New Map Reveals How Much Neanderthal and Denisovan Blood Is in You

March 30, 2016 | Gillian Burrell

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The legacy of these mysterious hominins is in your blood.

You may have heard that our ancestors once bred with the Neanderthals, but the mingling didn’t stop there. A lesser-known hominin group called the Denisovans also mixed with humans, and recent research shows their influence over us is stronger than previously thought.

Researchers from Harvard Medical School and UCLA conducted an in-depth analysis of the genomes of modern humans, connecting Denisovan ancestry to specific traits and abilities, including adaptations to high altitudes.

In the modern humans, up to 5 percent of the genome may be Denisovan, compared to just 2 percent from Neanderthals. In order to determine which of our genes are Denisovan, the team developed a computer algorithm which identifies segments of DNA that are characteristic of Denisovans, Neanderthals, and ancient humans.

SEE ALSO: Human-Neanderthal Interbreeding Suggests Major Evolutionary Timeline Change

According to their findings, humans bred with Denisovans about 100 generations after mixing with Neanderthals. And although the Denisovans went extinct, their legacy continues in our genomes.

"There are certain classes of genes that modern humans inherited from the archaic humans with whom they interbred, which may have helped the modern humans to adapt to the new environments in which they arrived," says senior author David Reich, in a release.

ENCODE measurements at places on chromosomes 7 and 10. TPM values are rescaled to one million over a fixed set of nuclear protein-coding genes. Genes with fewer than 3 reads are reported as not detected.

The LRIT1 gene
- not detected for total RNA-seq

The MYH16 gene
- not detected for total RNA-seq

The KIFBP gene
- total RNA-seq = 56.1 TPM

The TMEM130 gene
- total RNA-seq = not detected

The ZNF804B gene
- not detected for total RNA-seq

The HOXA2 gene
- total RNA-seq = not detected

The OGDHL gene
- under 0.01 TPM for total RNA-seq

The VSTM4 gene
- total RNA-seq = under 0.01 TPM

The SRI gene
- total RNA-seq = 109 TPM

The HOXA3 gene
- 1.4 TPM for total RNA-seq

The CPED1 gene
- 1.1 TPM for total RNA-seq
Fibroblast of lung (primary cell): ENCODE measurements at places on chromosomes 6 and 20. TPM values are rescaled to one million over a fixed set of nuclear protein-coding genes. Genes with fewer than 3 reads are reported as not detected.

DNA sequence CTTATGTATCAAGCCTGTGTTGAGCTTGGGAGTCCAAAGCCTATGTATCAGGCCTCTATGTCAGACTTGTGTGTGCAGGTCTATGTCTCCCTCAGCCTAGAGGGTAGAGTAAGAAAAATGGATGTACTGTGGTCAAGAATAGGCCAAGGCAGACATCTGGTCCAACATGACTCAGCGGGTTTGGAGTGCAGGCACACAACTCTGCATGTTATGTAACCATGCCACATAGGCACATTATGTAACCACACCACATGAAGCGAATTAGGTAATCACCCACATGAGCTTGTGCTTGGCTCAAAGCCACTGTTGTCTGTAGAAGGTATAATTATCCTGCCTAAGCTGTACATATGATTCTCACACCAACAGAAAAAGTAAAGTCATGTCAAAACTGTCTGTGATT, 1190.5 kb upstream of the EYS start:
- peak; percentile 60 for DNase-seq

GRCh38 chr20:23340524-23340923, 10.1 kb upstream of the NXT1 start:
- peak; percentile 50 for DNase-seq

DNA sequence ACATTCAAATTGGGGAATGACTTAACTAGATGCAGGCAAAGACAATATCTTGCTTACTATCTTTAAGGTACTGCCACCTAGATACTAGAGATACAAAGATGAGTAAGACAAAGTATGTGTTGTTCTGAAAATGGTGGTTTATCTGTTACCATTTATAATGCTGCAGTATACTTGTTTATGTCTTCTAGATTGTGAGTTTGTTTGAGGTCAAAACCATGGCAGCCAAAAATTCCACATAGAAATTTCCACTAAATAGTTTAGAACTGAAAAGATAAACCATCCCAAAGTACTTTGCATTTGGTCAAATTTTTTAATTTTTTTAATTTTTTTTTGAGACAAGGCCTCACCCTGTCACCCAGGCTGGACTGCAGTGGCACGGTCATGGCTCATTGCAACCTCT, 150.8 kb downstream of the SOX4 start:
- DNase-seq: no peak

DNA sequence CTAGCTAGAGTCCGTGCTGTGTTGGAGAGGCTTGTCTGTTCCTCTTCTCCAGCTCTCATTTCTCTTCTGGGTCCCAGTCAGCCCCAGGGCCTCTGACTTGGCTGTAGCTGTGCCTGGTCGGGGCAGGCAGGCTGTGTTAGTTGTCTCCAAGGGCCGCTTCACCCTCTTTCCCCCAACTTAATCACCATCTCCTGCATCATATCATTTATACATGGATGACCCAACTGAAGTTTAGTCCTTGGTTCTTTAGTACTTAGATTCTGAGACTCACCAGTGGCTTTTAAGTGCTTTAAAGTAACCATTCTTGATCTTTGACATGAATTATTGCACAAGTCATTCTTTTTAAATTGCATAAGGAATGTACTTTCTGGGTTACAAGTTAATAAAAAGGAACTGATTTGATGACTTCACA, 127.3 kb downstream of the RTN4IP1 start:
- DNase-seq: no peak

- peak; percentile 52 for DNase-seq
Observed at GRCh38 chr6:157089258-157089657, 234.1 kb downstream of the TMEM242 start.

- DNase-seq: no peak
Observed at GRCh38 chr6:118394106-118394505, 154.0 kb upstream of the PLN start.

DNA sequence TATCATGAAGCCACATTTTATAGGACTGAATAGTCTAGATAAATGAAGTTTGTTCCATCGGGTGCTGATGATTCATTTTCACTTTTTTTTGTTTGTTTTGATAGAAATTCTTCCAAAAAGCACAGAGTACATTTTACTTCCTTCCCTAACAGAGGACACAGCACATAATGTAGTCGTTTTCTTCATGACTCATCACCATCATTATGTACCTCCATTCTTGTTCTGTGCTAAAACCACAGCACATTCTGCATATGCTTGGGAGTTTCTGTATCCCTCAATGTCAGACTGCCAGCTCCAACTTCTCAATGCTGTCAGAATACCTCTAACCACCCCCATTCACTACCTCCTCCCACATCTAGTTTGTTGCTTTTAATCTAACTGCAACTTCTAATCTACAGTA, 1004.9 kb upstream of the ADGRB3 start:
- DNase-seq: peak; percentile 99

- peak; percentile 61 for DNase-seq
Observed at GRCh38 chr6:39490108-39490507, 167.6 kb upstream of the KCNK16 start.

South Asians in particular have a lot of Denisovan blood. In Papua New Guineans, this ancestry likely confers a heightened sense of smell, while Tibetans benefit from the Denisovan ability to thrive at high altitudes.

Interestingly, Neanderthal and Denisovan genes are spread virtually everywhere in our genome except for the X chromosome and genes expressed in the testes. The researchers speculate there must be a good reason that we kept our human genes in these two places. Most likely, interbreeding caused a reduction in male infertility, so over the generations, evolution selected for human genes in the testes and X chromosome, and the Denisovan genes disappeared.

The authors laid out their findings in the map seen below. 250 genomes from 120 non-African populations were analyzed, and the percentage of Denisovan ancestry is indicated from low (black) to high (red). People of African ancestry were not included because interbreeding only occurred in human populations that migrated from Africa.

Sankararaman et al./Current Biology 2016

The results of the study are published in Current Biology.

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